LONGVIEW, TX (KLTV) - Update: An earlier version of this story did not include Longview Regional Medical Center. According to Consumer Reports, Longview Regional Medical Center also received the highest surgery rating. You can read the previous version here.
In a report Wednesday, we told you that East Texas is home to some of the best surgery hospitals in the state. It turns out, the news was even better than we thought.
Consumer Reports is the leading evaluator of products and services in the world. Wednesday, they released their own hospital surgery ratings for the first time ever, but the magazine delivered to KLTV was different than the one many East Texans received at their homes.
Thursday, we learned the magazine printed five different versions of their hospital surgery ratings story. Consumer Reports tells us, the magazine sent to KLTV "was the newsstand copy that had a national abridged list. The magazines mailed to subscribers broke down the list into 4 regions."
If you compare the two, you'll see the lists are very different. As reported Wednesday, Mother Frances and Texas Spine and Joint Hospitals were top rated hospitals in the area.
"The surgeons here enjoy what we do. We want to take care of patients and we want those patients to have the very best outcome," says Todd Bengtson, a peripheral vascular surgeon at Mother Frances Hospital.
However, Longview Regional Medical Center was one, too.
"We're very honored," says Longview Regional Medical Center CEO Jim Kendrick.
Kendrick says their high rating is the result of teamwork.
"Our partnership with the medical staff, working with the doctors to identify the things that they feel are the most important in giving their patients the best outcomes," he says.
Kendrick adds that they've just doubled the number of operating rooms they have... now totaling 16. This fall, they will have doubled the number of beds they have in the hospital, too.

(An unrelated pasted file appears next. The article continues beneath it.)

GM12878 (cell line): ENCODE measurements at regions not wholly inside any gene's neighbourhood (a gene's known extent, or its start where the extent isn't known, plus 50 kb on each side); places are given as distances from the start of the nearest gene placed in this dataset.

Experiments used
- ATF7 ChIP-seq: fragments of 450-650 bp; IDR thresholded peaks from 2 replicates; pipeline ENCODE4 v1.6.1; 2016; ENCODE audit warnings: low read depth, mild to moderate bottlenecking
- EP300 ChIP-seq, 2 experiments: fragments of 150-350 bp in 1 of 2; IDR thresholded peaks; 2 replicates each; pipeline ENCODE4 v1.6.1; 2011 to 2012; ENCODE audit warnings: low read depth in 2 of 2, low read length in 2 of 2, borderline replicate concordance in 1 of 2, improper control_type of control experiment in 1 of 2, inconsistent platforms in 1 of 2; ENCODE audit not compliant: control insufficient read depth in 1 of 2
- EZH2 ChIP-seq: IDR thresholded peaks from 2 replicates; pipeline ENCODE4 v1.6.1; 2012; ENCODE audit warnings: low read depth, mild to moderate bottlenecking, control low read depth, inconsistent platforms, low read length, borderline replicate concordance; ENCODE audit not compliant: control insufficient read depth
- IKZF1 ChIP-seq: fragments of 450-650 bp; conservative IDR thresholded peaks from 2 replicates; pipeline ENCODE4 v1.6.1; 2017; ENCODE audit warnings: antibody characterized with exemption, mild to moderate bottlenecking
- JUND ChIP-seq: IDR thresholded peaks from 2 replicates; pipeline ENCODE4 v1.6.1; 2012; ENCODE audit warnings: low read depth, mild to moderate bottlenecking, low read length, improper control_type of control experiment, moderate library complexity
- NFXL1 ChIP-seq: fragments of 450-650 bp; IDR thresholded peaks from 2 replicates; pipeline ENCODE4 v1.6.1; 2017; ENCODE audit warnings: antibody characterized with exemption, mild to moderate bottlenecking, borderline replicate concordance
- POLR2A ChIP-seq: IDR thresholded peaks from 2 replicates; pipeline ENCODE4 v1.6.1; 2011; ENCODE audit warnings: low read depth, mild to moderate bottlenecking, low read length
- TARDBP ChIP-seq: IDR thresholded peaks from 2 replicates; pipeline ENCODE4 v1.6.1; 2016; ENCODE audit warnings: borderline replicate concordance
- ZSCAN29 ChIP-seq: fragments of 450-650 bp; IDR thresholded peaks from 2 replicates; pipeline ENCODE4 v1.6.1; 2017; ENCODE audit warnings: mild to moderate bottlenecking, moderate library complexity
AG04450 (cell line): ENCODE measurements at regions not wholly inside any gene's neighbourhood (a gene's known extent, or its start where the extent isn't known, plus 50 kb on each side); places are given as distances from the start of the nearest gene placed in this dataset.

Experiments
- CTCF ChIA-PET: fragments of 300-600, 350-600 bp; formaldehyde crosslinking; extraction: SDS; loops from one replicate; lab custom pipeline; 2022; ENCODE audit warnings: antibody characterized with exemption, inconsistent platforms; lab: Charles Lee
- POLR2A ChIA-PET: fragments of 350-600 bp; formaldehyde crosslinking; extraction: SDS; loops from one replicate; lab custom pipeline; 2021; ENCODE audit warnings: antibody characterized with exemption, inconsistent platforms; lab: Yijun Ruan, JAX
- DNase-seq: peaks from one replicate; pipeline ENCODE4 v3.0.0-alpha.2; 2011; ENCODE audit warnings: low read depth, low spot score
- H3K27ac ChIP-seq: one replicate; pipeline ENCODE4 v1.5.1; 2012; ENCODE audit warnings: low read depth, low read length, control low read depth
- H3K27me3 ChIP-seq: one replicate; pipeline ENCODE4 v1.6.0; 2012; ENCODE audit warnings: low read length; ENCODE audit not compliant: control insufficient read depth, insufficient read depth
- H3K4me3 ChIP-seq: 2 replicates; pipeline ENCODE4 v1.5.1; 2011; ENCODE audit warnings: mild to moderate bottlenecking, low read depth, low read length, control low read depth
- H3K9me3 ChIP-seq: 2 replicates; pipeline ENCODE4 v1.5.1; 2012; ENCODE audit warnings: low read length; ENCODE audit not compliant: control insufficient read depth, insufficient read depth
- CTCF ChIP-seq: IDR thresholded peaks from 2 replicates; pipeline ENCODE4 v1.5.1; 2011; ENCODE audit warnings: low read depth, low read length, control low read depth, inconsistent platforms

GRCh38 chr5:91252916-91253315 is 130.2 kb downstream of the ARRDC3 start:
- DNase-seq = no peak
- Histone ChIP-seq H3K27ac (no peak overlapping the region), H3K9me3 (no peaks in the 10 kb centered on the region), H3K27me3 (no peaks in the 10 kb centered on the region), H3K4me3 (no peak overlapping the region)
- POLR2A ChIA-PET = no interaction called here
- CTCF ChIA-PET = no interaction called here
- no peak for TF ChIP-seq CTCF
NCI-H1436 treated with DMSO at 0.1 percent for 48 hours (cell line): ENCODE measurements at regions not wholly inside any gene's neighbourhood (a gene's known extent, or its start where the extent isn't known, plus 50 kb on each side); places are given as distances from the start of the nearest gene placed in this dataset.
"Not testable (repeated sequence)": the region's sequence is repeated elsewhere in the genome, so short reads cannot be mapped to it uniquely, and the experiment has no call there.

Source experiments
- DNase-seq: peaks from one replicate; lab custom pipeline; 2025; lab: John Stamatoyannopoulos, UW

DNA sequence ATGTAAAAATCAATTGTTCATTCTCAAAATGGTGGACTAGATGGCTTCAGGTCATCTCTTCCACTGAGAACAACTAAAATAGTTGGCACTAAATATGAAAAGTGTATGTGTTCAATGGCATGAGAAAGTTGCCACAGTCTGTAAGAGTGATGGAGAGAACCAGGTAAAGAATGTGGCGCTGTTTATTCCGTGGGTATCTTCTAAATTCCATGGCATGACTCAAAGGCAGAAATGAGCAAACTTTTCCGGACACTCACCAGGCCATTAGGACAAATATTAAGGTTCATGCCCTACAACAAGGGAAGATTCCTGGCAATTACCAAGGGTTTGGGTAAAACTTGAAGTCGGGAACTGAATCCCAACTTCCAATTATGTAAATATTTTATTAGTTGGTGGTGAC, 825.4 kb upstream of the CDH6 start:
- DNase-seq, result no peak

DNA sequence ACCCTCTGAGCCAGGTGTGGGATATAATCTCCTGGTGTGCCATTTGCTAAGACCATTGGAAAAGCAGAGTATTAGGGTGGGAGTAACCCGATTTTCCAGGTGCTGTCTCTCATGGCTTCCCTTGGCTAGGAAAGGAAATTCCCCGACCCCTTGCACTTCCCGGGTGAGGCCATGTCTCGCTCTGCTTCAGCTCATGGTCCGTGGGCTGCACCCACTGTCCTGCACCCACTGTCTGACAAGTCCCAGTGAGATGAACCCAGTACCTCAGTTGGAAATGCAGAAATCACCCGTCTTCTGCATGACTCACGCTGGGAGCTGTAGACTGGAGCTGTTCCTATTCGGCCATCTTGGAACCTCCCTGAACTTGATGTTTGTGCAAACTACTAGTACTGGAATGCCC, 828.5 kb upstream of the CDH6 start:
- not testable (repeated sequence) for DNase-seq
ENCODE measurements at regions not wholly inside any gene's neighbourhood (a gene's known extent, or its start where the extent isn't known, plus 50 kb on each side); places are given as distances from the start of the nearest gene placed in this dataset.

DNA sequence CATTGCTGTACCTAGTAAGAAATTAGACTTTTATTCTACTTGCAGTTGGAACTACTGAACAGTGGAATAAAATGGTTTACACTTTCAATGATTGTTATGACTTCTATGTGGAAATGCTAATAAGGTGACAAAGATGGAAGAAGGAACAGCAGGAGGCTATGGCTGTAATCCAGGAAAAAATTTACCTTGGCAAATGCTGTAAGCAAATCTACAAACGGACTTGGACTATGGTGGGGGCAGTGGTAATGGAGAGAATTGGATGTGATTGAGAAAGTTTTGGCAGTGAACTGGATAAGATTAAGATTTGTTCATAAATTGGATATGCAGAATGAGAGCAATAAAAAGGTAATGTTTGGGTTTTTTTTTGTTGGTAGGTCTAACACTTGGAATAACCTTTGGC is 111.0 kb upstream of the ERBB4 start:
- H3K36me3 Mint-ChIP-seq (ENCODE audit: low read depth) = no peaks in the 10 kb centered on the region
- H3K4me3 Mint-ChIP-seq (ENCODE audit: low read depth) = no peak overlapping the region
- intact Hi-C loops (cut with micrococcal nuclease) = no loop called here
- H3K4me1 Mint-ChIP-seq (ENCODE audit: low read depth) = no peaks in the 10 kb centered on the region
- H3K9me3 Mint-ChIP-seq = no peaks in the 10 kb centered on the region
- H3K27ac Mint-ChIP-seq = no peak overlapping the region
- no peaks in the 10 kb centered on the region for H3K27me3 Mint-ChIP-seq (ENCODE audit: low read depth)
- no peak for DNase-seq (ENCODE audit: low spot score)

"We're growing and we're growing because patients put their faith in us to come get care. We're excited about that opportunity and we'll continue to provide them great care and give them great outcomes," says Kendrick.
He also says they stand out to Consumer Reports because 99.7 percent of their surgery patients don't contract infections. The same number of patients don't have blood clots, either.
"Those are two common things that people worry about when having surgery and we virtually don't have that problem here," says Kendrick.
State of the art equipment and quality surgeons add to hospitals like Longview Regional Medical Center, and so many others in the area coming out on top, in Consumer Reports' ratings.
Good Shepherd Medical Center in Longview received the second highest ratings.
East Texas Medical Center in Tyler was rated lowest of the East Texas hospitals.
"Everything is built around quality," says Texas Spine & Joint Hospital CEO Tony Wahl.
Texas Spine & Joint Hospital is small, but Wahl credits safety, a hand-picked staff and quality surgeons for their superior ratings.
"We do the same things over and over... the same types of surgery. We have it down," he says.
"It's always very rewarding to be recognized for the work that you do," says Good Shepherd Medical Center Vice President Ron Short.
Short says East Texans are fortunate to have multiple hospitals rated high on the list.